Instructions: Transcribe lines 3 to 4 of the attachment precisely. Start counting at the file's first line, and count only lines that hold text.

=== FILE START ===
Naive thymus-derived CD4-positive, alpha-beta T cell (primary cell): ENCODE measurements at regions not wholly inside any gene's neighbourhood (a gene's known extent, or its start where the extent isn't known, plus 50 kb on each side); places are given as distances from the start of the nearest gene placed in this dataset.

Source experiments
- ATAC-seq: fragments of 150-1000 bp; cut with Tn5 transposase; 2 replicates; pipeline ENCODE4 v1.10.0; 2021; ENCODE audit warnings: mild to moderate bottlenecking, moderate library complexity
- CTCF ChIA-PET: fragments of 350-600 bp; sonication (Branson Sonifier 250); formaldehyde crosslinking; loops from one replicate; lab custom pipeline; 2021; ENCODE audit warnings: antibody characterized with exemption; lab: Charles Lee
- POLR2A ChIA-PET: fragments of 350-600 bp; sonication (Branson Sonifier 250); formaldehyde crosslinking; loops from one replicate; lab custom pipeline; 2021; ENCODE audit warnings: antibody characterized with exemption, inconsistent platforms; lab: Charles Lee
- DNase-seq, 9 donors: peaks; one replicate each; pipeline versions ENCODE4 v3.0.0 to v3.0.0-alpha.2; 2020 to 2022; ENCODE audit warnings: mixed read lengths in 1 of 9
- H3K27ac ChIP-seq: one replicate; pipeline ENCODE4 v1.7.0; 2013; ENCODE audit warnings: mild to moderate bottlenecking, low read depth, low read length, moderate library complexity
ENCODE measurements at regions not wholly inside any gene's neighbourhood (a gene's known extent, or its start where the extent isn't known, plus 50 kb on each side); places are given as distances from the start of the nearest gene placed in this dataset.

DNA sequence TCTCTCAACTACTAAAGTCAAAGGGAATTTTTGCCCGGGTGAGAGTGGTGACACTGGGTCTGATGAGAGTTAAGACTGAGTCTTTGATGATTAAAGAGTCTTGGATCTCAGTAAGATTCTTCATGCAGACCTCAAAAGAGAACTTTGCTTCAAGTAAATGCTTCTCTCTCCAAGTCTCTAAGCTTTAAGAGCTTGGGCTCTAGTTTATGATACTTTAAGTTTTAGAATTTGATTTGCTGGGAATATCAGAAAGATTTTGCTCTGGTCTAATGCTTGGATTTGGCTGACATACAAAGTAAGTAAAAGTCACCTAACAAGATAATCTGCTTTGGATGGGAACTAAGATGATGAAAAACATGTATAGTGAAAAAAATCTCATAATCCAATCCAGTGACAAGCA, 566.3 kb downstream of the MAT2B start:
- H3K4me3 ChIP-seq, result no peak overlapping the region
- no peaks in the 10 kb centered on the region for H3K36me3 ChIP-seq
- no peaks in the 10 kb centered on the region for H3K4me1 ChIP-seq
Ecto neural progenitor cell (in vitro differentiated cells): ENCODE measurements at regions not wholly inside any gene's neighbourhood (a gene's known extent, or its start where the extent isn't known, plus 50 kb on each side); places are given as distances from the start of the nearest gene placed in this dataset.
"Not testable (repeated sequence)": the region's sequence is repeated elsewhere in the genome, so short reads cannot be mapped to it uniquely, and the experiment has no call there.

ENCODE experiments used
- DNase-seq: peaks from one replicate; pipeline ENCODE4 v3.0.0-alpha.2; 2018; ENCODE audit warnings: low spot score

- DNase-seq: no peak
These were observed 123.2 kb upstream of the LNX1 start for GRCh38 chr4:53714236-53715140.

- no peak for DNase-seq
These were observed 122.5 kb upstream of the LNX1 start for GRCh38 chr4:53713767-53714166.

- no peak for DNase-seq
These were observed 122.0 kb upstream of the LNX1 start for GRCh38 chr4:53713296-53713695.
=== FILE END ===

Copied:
- ATAC-seq: fragments of 150-1000 bp; cut with Tn5 transposase; 2 replicates; pipeline ENCODE4 v1.10.0; 2021; ENCODE audit warnings: mild to moderate bottlenecking, moderate library complexity
- CTCF ChIA-PET: fragments of 350-600 bp; sonication (Branson Sonifier 250); formaldehyde crosslinking; loops from one replicate; lab custom pipeline; 2021; ENCODE audit warnings: antibody characterized with exemption; lab: Charles Lee